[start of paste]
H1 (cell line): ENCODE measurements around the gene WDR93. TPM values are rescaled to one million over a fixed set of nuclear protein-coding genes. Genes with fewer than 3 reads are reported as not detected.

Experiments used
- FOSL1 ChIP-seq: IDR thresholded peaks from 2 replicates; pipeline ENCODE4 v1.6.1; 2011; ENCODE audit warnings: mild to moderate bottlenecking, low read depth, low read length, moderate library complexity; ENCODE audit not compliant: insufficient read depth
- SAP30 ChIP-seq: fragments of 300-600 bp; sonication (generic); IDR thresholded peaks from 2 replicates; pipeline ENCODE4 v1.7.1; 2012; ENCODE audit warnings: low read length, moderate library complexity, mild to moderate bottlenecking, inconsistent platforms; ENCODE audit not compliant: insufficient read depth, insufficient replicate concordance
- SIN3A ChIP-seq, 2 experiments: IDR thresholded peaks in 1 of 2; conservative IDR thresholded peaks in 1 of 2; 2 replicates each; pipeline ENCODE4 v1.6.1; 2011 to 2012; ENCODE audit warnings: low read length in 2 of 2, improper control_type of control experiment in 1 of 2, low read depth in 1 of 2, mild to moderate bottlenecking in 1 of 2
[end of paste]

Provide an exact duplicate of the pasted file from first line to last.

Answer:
H1 (cell line): ENCODE measurements around the gene WDR93. TPM values are rescaled to one million over a fixed set of nuclear protein-coding genes. Genes with fewer than 3 reads are reported as not detected.

Experiments used
- FOSL1 ChIP-seq: IDR thresholded peaks from 2 replicates; pipeline ENCODE4 v1.6.1; 2011; ENCODE audit warnings: mild to moderate bottlenecking, low read depth, low read length, moderate library complexity; ENCODE audit not compliant: insufficient read depth
- SAP30 ChIP-seq: fragments of 300-600 bp; sonication (generic); IDR thresholded peaks from 2 replicates; pipeline ENCODE4 v1.7.1; 2012; ENCODE audit warnings: low read length, moderate library complexity, mild to moderate bottlenecking, inconsistent platforms; ENCODE audit not compliant: insufficient read depth, insufficient replicate concordance
- SIN3A ChIP-seq, 2 experiments: IDR thresholded peaks in 1 of 2; conservative IDR thresholded peaks in 1 of 2; 2 replicates each; pipeline ENCODE4 v1.6.1; 2011 to 2012; ENCODE audit warnings: low read length in 2 of 2, improper control_type of control experiment in 1 of 2, low read depth in 1 of 2, mild to moderate bottlenecking in 1 of 2